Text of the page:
A stink can come between the coziest of siblings from time to time, but rarely are they so sweet as Daisy and Digger.

READ REVIEW

DIGGER AND DAISY GO ON A PICNIC

From the Digger and Daisy series

In Digger and Daisy’s second outing, Digger learns that—all appearances to the contrary—sometimes it is best to have a nose full of dirt.

Digger and Daisy, the two chummy canine siblings—as canine siblings, unlike certain other species, are wont to be—decide to go for a picnic. While Daisy is happy to take in nature with her eyes, her younger brother likes to exercise his nose. The words in this early reader have a nice levitating quality, even in the unlikeliest of places—“Digger likes to smell everything. He puts his nose in the hole. Digger sniffs. He sniffs dirt up his nose. Digger snuffs. He snuffs more dirt up his nose”—which make them fun to engage with. After Digger has gotten a good whiff of the flowers and the cooling pie and the franks on the grill, all of which raise a note of concern from Daisy for one reason or another, and after Digger gets his nose clogged for being, as it were, too nosy, the story reverses gears. It retraces its steps but now with the world of scent closed to Digger’s jam-packed nostrils. It’s almost Shakespearean, until the skunk arrives on the scene, its dashing black-and-white look a fine counterpart to the waxy crayon sheen of the rest of Sullivan’s artwork.

A stink can come between the coziest of siblings from time to time, but rarely are they so sweet as Daisy and Digger. (Early reader. 4-8)

Pub Date: Feb. 1, 2014

ISBN: 978-1-58536-843-3

Page Count: 32

Publisher: Sleeping Bear Press

Review Posted Online: Dec. 11, 2013

Kirkus Reviews Issue: Jan. 1, 2014

Did you like this book?

No Comments Yet

A must-have book about the power of one’s voice and the friendships that emerge when you are yourself.

Our Verdict

  • Our Verdict
  • GET IT

  • New York Times Bestseller

  • IndieBound Bestseller

THE DAY YOU BEGIN

School-age children encounter and overcome feelings of difference from their peers in the latest picture book from Woodson.

This nonlinear story centers on Angelina, with big curly hair and brown skin, as she begins the school year with a class share-out of summer travels. Text and illustrations effectively work together to convey her feelings of otherness as she reflects on her own summer spent at home: “What good is this / when others were flying,” she ponders while leaning out her city window forlornly watching birds fly past to seemingly faraway places. López’s incorporation of a ruler for a door, table, and tree into the illustrations creatively extends the metaphor of measuring up to others. Three other children—Rigoberto, a recent immigrant from Venezuela; a presumably Korean girl with her “too strange” lunch of kimchi, meat, and rice; and a lonely white boy in what seems to be a suburb—experience more-direct teasing for their outsider status. A bright jewel-toned palette and clever details, including a literal reflection of a better future, reveal hope and pride in spite of the taunting. This reassuring, lyrical book feels like a big hug from a wise aunt as she imparts the wisdom of the world in order to calm trepidatious young children: One of these things is not like the other, and that is actually what makes all the difference.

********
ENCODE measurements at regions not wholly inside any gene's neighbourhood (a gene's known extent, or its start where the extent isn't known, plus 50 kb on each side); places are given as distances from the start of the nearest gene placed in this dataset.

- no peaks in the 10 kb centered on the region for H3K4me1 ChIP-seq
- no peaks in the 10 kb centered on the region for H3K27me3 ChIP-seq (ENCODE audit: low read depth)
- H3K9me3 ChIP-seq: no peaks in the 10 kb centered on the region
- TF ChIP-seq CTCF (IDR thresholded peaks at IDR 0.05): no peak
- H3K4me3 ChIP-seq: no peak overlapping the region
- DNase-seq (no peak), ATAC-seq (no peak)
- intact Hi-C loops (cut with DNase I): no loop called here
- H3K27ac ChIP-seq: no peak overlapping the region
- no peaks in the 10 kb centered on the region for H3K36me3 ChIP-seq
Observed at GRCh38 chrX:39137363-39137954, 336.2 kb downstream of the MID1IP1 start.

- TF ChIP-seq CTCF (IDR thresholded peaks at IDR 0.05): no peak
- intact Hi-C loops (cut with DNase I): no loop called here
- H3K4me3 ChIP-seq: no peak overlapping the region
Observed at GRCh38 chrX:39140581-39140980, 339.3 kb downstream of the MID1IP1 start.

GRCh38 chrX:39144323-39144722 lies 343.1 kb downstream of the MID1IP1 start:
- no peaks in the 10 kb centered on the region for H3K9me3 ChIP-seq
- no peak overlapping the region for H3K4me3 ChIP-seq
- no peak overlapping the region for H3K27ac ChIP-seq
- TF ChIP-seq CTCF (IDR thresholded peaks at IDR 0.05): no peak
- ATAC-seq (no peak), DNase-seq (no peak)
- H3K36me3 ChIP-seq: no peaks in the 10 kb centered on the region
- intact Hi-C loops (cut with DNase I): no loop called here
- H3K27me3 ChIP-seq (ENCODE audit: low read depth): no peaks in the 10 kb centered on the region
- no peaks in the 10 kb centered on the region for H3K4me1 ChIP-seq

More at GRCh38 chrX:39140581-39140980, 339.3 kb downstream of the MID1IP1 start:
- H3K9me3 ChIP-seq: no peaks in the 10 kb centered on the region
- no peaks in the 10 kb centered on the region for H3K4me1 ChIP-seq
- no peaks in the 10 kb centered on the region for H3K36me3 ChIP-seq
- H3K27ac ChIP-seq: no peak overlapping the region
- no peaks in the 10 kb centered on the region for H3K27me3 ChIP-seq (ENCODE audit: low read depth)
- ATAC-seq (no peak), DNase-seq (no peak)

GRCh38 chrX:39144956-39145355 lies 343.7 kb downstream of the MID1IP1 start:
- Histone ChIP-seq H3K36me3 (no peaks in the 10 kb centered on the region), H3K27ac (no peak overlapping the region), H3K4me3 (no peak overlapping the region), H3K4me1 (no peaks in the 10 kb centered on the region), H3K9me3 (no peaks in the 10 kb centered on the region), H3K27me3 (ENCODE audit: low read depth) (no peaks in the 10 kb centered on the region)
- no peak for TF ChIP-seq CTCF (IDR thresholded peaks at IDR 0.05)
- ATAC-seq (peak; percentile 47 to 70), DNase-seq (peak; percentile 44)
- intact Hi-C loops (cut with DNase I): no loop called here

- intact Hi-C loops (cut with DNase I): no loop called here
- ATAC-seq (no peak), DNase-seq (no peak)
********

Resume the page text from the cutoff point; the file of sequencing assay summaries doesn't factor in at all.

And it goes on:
A must-have book about the power of one’s voice and the friendships that emerge when you are yourself. (Picture book. 4-8)

Pub Date: Aug. 28, 2018

ISBN: 978-0-399-24653-1

Page Count: 32

Publisher: Nancy Paulsen Books

Review Posted Online: June 11, 2018

Kirkus Reviews Issue: July 1, 2018

Did you like this book?

No Comments Yet

The buoyant uplift seems a bit pre-packaged but spot-on nonetheless.

THE WORLD NEEDS MORE PURPLE PEOPLE

A monohued tally of positive character traits.

Purple is a “magic color,” affirm the authors (both actors, though Hart’s name recognition is nowhere near the level of Bell’s), and “purple people” are the sort who ask questions, laugh wholeheartedly, work hard, freely voice feelings and opinions, help those who might “lose” their own voices in the face of unkindness, and, in sum, can “JUST BE (the real) YOU.” Unlike the obsessive protagonist of Victoria Kann’s Pinkalicious franchise, being a purple person has “nothing to do with what you look like”—a point that Wiseman underscores with scenes of exuberantly posed cartoon figures (including versions of the authors) in casual North American attire but sporting a wide range of ages, skin hues, and body types. A crowded playground at the close (no social distancing here) displays all this wholesome behavior in action. Plenty of purple highlights, plus a plethora of broad smiles and wide-open mouths, crank up the visual energy—and if the earnest overall tone doesn’t snag the attention of young audiences, a grossly literal view of the young narrator and a grandparent “snot-out-our-nose laughing” should do the trick. (This book was reviewed digitally with 10.4-by-20.6-inch double-page spreads viewed at 22.2% of actual size.)

The buoyant uplift seems a bit pre-packaged but spot-on nonetheless. (Picture book. 6-8)

Pub Date: June 2, 2020

ISBN: 978-0-593-12196-2

Page Count: 40

Publisher: Random House

Review Posted Online: June 3, 2020

Kirkus Reviews Issue: June 15, 2020

Did you like this book?

No Comments Yet
more